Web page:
“[S]o-called children’s books I don’t like and don’t believe in,” Chekhov wrote to a friend in 1900. “Children ought only to be given what is suitable also for grown-up people.” He had in mind the tales of Tolstoy and books of history and travel such as The Frigate Pallada, by Ivan Goncharov, about a Russian Imperial circumnavigation in 1852 to 1854.
I think he would have changed his mind if he had lived to see the excellence, variety, and charm of books written for children in the last half-century, and now of course books for pre-K to 12 readers are a long-established genre. From 2004 to 2015 alone sales doubled, and last year in the United States they came to more than $4 billion, about a sixth of the book trade.
Catherine Reef writes books Chekhov would like, in any case. She has published 40 so far, including biographies of Florence Nightingale, Whitman, Freud, and Hemingway. They are often sold for ages 12 and up, but other than the relatively easy texture of the prose, they could be for any interested reader. Reef writes with detail and nuance, and she is honest about material that others might be tempted to avoid (Hemingway’s suicide) or inflate.
This can be seen in her most recent book, Mary Shelley: The Strange True Tale of Frankenstein’s Creator, which comes out in September. Presented calmly, Reef’s sharp details serve to illuminate Mary Shelley’s life, times, and the tendencies we call Romantic.
Take the strange, true detail that in 1836, Mary’s mother, Mary Wollstonecraft, who had died after childbirth with Mary, was exhumed to be buried elsewhere. Mary Shelley—who at a young age had lost her husband, three children, and several other relatives—“stood with the other mourners in the St. Pancras churchyard and looked into Wollstonecraft’s opened grave. […] This was the closest she had been to her mother since her first days of life.”
It does not get much more uncanny than that, but note the calm of the prose.
Reef is particularly good with these sorts of images. On young Mary walking the bank of the filthy, carrion-filled river near her mother’s grave: “The Fleet poured its dark offerings into the Thames, whose water was said to make the best malt liquor.”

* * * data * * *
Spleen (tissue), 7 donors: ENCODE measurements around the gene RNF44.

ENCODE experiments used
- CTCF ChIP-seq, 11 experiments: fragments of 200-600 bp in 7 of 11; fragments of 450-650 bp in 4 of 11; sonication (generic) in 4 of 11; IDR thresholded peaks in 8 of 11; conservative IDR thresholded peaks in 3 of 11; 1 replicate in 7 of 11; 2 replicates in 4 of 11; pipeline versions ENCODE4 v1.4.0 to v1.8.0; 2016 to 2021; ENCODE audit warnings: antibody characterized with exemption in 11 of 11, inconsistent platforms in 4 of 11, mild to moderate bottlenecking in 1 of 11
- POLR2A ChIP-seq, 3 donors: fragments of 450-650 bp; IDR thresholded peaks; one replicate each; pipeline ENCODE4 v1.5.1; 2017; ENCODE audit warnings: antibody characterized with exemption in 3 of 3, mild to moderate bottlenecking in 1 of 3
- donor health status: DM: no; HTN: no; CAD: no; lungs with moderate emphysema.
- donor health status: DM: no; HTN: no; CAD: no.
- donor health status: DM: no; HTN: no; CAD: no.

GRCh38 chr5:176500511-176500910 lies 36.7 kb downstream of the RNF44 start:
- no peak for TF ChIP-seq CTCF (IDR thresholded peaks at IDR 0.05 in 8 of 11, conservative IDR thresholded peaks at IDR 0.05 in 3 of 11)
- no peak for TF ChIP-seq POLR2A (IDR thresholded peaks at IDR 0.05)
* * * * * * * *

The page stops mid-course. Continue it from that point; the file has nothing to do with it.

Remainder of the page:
As Reef says, “[Mary] Shelley used the word ‘romance’ to describe a tale relating the adventures of a hero who displays courage and chivalry as he does his duty.” Reef’s writing shows Shelley to be this sort of hero, not because she was darkly fated to be the conduit for a monster tale, or because she was acted upon by forces of the sublime, but because she endured her often unpleasant life, supported those she loved (and some she did not), and still found a way to be an artist.
That is, this sort of nonfiction book does not mime Romantic distortions or sensationalize. It is a traditional biography that organizes and clarifies the welter of life, shows how Shelley lived, and points, as well as any of us can, to things that might have influenced the writing of Frankenstein and other works. “The storyteller draws on memory, on chance occurrences, on things read and overheard,” Reef says sensibly.
Mary Shelley was only 19 when she began writing Frankenstein. It is hard to account for genius, since it seems to appear early and unbidden. Shelley herself said, “I did not make myself the heroine of my tales. I could not figure to myself that romantic woes or wonderful events would ever be my lot.” Thankfully there are writers like Reef who take that task on themselves, deal in mature emotions, and recognize the value of historical hindsight.